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In Book 19 of the City of God, Augustine considers the question of the greatest good that human beings can work toward together and how the cities of man and of God think about that good. Almost immediately, he condemns any attempt to find the greatest good in this life on grounds that the greatest good humans can enjoy is life with God and that cannot be fully experienced in this life. This is a central insight for Augustine, because it makes clear that ultimately there is only one supreme good that truly satisfies, only one supreme good that humans desire—to know and love God.

While Reno does not suggest that transcendent goods can be realized in this life, he does have a tendency to relativize the differences between man’s true supreme good and the various idols that human beings prop up in place of that good. Thus the curious way in which Reno moves from “love of the divine” to “love of country.” In Reno’s taxonomy, these are both strong gods. In Augustine’s, they are (most commonly) rivals—and whoever loves country more than Christ is not worthy of the life eternal.

This is the besetting problem for much of Reno’s recent work. He is routinely sharp and incisive—of all the post-Obergefell books lamenting the demise of Christianity in America, I think Reno’s Resurrecting the Idea of a Christian Society was the best. Likewise, Return of the Strong Gods is one of the clearest critiques I have read so far of what has gone wrong in the western world in recent years. There is a sense in which Reno’s last two books are arguably superior versions of two of the defining books in recent conservative media: Rod Dreher’s The Benedict Option and Patrick Deneen’s Why Liberalism Failed. And yet, for all his invocations of Augustine, Reno is not Augustinian enough to save him from some serious failures.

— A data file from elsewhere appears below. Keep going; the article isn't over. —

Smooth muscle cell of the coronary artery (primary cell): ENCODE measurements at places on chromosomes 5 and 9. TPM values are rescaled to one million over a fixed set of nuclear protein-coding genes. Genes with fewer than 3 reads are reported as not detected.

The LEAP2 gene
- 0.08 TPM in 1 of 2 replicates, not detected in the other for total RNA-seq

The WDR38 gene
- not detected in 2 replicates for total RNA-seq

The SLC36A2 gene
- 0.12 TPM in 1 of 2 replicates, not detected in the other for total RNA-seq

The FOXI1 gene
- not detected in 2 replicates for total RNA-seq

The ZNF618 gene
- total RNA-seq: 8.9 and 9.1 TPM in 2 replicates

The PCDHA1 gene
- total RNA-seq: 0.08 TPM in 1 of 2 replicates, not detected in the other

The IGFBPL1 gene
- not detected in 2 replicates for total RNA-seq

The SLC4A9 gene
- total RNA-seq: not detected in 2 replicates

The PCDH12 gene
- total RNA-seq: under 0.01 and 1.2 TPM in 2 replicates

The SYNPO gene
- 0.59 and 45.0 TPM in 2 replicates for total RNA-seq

In a recent interview with the Atlantic‘s Emma Green, Reno defended President Trump (who he endorsed in 2016) on immigration issues. There is, of course, a prudential case for slowing the number of immigrants coming in from our nation’s southern border. But often this prudential case is a fig leaf to conceal something more alarming. Green probed further to see if that was the case with Reno:

When I asked Reno about the president’s comments referring to Mexicans as rapists and criminals, and the family-separation policy that left dozens of migrant children stranded in government vans for 24 hours or more, Reno replied, “I don’t do policy, but if we don’t gain control of the border, it’s going to be a serious problem for the entire generation.” There are “sociological limits” to how many immigrants can be assimilated into the United States, he said. When I asked him whether he would be as concerned if there were a surge of migrants at America’s northern border, he admitted that this would be less worrying: “Canadians are so similar,” he said. “Part of it has to do with the cultural fit.”